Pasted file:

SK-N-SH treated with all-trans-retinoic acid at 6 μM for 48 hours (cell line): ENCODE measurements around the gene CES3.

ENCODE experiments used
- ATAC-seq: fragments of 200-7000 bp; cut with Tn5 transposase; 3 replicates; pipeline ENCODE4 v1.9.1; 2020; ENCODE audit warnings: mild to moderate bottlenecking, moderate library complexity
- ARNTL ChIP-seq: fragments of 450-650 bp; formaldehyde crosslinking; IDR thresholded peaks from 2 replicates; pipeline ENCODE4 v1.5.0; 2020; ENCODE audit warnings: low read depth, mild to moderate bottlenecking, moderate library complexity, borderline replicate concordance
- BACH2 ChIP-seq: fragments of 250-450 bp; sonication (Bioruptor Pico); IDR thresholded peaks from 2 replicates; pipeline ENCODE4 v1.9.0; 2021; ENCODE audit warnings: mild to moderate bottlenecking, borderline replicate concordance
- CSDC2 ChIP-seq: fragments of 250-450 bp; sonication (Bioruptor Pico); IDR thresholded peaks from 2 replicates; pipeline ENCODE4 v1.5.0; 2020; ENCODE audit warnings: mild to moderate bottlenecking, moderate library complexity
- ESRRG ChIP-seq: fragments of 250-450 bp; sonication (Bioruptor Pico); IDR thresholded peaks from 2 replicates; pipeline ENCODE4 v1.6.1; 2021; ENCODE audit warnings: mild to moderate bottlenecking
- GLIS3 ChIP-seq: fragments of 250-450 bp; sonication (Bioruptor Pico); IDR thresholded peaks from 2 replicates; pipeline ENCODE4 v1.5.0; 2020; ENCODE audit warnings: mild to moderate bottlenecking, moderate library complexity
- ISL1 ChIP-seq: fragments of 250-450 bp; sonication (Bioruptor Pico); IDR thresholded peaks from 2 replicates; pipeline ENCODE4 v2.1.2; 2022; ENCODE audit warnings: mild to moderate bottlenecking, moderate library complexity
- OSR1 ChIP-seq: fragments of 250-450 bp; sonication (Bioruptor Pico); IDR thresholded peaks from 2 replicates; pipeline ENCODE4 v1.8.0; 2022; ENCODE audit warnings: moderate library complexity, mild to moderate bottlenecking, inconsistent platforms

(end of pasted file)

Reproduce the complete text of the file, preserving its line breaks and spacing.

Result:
SK-N-SH treated with all-trans-retinoic acid at 6 μM for 48 hours (cell line): ENCODE measurements around the gene CES3.

ENCODE experiments used
- ATAC-seq: fragments of 200-7000 bp; cut with Tn5 transposase; 3 replicates; pipeline ENCODE4 v1.9.1; 2020; ENCODE audit warnings: mild to moderate bottlenecking, moderate library complexity
- ARNTL ChIP-seq: fragments of 450-650 bp; formaldehyde crosslinking; IDR thresholded peaks from 2 replicates; pipeline ENCODE4 v1.5.0; 2020; ENCODE audit warnings: low read depth, mild to moderate bottlenecking, moderate library complexity, borderline replicate concordance
- BACH2 ChIP-seq: fragments of 250-450 bp; sonication (Bioruptor Pico); IDR thresholded peaks from 2 replicates; pipeline ENCODE4 v1.9.0; 2021; ENCODE audit warnings: mild to moderate bottlenecking, borderline replicate concordance
- CSDC2 ChIP-seq: fragments of 250-450 bp; sonication (Bioruptor Pico); IDR thresholded peaks from 2 replicates; pipeline ENCODE4 v1.5.0; 2020; ENCODE audit warnings: mild to moderate bottlenecking, moderate library complexity
- ESRRG ChIP-seq: fragments of 250-450 bp; sonication (Bioruptor Pico); IDR thresholded peaks from 2 replicates; pipeline ENCODE4 v1.6.1; 2021; ENCODE audit warnings: mild to moderate bottlenecking
- GLIS3 ChIP-seq: fragments of 250-450 bp; sonication (Bioruptor Pico); IDR thresholded peaks from 2 replicates; pipeline ENCODE4 v1.5.0; 2020; ENCODE audit warnings: mild to moderate bottlenecking, moderate library complexity
- ISL1 ChIP-seq: fragments of 250-450 bp; sonication (Bioruptor Pico); IDR thresholded peaks from 2 replicates; pipeline ENCODE4 v2.1.2; 2022; ENCODE audit warnings: mild to moderate bottlenecking, moderate library complexity
- OSR1 ChIP-seq: fragments of 250-450 bp; sonication (Bioruptor Pico); IDR thresholded peaks from 2 replicates; pipeline ENCODE4 v1.8.0; 2022; ENCODE audit warnings: moderate library complexity, mild to moderate bottlenecking, inconsistent platforms